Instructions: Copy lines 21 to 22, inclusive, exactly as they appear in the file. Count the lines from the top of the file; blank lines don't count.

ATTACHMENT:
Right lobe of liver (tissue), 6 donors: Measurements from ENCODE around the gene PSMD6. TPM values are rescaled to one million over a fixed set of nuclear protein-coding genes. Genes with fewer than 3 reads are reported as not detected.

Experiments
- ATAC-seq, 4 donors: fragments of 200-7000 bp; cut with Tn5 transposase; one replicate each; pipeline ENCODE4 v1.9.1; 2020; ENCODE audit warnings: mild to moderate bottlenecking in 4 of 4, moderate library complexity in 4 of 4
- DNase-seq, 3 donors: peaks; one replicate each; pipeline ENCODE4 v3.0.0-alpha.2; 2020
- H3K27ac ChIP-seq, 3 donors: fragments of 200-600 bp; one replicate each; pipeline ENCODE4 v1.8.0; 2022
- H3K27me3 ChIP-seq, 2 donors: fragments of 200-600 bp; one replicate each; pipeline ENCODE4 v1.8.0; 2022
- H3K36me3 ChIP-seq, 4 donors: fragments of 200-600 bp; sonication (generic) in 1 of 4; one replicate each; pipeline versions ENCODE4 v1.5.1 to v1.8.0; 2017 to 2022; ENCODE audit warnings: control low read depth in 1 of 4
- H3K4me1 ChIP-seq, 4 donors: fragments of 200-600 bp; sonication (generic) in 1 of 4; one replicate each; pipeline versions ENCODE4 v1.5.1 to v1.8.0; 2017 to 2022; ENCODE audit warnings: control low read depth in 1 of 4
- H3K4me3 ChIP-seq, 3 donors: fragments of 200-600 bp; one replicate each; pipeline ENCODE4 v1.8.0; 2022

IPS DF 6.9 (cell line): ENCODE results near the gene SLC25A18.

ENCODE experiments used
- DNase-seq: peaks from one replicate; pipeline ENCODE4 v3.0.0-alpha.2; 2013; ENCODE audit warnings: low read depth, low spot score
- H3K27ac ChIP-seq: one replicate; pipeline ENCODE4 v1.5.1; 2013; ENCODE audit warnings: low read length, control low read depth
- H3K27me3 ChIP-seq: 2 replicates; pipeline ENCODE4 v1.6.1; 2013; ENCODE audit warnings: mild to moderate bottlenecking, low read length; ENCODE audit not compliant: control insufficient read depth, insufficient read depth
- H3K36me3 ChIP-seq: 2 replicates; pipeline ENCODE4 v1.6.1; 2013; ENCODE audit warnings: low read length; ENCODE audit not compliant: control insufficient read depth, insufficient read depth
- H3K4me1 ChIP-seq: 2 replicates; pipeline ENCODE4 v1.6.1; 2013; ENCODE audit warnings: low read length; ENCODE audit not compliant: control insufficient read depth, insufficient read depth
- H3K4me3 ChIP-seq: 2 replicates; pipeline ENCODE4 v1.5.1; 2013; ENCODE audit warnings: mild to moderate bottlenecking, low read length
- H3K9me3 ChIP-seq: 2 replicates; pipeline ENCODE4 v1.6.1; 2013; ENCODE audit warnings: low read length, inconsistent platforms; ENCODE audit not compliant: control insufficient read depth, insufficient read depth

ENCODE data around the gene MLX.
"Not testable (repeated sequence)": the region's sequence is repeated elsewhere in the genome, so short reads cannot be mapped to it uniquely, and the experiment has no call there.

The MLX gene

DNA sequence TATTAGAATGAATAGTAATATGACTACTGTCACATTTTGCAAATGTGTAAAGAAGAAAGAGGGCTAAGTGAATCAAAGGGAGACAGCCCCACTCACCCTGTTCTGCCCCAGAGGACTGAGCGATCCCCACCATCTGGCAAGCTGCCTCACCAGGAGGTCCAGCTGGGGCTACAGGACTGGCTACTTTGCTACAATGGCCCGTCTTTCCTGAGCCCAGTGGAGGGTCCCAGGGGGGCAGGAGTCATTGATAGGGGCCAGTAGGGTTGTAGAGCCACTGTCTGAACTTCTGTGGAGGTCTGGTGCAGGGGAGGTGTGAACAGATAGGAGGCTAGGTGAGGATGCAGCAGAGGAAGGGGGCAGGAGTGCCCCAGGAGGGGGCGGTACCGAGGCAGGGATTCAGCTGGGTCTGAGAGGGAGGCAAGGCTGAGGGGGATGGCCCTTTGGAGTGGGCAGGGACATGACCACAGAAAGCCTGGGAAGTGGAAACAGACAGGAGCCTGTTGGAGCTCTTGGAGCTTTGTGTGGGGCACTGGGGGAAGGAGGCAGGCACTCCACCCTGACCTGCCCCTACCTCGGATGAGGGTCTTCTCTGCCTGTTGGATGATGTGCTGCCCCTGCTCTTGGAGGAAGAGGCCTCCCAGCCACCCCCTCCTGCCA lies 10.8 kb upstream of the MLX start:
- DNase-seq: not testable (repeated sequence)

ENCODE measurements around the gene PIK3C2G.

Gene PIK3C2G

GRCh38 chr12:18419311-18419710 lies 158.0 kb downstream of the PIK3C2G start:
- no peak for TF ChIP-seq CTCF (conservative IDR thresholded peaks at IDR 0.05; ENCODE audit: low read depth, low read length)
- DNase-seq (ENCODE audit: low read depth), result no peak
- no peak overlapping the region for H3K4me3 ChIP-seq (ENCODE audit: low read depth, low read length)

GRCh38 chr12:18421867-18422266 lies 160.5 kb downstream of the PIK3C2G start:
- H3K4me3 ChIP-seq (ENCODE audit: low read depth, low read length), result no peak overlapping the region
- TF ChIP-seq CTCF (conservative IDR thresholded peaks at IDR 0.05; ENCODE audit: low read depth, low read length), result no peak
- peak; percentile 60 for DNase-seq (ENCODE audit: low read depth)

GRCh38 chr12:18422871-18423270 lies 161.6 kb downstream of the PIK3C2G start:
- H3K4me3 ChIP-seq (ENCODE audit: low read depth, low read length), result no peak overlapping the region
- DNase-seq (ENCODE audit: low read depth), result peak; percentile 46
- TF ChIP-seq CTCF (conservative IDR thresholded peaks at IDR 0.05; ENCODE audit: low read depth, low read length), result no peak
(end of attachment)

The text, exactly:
The MLX gene

DNA sequence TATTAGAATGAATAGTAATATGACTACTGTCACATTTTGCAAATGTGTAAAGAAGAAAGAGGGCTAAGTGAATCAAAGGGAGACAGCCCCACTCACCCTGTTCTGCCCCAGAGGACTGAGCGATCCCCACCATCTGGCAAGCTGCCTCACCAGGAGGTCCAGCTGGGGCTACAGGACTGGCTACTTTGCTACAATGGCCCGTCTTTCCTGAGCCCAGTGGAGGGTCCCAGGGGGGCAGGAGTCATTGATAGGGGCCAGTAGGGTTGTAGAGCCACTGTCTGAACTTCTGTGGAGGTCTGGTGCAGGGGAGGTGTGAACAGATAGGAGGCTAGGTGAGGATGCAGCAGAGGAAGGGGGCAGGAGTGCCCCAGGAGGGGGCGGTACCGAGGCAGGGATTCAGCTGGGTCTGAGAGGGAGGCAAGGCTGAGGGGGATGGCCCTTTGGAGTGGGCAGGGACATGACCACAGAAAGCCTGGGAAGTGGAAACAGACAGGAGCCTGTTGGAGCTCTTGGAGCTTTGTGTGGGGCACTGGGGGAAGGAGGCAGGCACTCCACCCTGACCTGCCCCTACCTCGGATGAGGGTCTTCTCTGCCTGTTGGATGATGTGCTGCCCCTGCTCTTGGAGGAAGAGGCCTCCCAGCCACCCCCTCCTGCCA lies 10.8 kb upstream of the MLX start: